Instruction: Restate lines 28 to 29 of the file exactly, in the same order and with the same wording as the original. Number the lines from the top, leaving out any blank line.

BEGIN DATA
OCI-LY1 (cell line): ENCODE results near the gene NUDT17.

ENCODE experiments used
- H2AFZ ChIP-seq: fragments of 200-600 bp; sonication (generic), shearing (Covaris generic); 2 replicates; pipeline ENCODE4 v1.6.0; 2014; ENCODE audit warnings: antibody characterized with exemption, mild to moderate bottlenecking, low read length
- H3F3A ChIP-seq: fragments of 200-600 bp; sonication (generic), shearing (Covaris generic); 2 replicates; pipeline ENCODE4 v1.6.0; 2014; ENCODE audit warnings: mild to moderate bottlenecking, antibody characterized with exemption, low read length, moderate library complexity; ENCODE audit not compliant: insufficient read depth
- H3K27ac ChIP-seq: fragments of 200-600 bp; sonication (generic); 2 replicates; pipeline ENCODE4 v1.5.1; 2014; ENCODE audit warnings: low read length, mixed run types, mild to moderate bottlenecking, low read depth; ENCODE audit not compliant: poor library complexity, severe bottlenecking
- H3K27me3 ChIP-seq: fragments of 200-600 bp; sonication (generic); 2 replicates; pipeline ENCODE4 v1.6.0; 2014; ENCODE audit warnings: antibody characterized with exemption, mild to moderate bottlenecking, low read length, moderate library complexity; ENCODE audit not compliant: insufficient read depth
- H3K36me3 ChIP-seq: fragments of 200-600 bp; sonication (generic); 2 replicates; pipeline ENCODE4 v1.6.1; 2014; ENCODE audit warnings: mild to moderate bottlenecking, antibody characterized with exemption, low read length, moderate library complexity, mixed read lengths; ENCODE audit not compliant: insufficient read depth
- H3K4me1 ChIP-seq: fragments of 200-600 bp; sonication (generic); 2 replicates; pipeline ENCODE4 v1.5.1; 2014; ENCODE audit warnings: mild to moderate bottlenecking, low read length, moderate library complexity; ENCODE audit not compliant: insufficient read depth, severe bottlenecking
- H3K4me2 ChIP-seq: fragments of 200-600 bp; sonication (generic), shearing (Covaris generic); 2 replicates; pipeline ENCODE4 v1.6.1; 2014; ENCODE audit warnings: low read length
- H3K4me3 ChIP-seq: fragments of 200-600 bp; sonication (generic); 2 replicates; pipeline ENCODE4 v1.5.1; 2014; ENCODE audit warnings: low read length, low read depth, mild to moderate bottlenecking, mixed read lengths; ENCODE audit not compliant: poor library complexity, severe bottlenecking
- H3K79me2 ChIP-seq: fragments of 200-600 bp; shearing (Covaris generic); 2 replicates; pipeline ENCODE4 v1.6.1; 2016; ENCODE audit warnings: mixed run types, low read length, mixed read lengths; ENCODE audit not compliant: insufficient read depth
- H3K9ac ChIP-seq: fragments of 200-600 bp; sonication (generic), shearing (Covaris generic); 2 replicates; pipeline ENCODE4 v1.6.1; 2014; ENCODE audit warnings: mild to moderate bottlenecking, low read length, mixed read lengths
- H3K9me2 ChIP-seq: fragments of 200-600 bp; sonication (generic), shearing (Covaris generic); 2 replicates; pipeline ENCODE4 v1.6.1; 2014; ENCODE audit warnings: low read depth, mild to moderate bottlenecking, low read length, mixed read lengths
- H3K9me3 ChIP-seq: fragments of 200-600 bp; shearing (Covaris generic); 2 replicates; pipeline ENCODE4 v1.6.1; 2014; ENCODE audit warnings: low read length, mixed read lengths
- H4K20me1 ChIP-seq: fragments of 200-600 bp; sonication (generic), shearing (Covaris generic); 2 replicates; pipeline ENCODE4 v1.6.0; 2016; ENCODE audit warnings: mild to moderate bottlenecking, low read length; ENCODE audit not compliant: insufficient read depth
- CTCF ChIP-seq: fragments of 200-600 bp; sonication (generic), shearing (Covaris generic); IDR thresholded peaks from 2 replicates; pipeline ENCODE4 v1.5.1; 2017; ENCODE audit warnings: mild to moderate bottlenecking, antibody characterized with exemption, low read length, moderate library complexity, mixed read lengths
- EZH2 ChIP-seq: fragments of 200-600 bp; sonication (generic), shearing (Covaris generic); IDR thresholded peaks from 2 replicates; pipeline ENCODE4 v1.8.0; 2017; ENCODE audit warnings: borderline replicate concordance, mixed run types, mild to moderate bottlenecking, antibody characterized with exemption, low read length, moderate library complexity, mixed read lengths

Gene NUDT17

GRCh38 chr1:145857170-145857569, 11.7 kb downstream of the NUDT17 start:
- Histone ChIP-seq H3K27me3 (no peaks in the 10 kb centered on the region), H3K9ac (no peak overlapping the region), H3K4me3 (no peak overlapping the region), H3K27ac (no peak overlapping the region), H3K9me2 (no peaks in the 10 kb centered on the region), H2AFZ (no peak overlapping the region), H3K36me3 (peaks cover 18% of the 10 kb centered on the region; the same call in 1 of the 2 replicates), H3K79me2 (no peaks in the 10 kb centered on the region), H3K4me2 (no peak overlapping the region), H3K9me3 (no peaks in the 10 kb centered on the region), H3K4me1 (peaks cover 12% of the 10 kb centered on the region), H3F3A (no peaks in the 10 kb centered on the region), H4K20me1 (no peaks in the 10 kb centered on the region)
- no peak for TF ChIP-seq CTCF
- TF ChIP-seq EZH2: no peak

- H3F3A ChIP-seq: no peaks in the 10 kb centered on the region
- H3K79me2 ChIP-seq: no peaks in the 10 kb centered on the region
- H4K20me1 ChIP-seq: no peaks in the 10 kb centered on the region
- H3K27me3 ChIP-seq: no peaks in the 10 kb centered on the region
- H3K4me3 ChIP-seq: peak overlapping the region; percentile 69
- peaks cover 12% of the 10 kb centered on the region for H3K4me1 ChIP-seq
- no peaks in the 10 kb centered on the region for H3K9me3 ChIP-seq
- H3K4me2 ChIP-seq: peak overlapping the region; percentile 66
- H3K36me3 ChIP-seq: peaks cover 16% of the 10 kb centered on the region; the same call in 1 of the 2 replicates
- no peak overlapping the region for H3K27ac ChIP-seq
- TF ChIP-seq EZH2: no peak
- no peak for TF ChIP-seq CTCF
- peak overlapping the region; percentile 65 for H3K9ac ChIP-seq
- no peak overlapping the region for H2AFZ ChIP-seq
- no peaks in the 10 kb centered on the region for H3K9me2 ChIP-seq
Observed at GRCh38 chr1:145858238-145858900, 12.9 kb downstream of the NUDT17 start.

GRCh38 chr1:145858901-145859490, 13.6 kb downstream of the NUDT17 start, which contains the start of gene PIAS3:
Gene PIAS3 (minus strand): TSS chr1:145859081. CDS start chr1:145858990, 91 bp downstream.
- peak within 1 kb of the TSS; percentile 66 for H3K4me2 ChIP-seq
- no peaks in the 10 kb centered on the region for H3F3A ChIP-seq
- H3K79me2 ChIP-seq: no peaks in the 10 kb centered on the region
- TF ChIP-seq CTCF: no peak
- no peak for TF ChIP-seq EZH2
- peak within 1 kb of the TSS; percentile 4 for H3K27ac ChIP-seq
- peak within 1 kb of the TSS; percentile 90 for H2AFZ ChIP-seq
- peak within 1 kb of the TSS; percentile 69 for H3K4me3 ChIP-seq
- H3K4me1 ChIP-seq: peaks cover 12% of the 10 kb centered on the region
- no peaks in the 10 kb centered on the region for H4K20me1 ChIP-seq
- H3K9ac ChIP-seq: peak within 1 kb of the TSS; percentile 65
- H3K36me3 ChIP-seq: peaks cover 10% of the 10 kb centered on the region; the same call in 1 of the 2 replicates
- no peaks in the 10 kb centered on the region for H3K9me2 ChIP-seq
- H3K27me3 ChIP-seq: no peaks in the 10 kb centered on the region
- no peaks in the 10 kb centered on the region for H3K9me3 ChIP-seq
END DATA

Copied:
- peaks cover 12% of the 10 kb centered on the region for H3K4me1 ChIP-seq
- no peaks in the 10 kb centered on the region for H3K9me3 ChIP-seq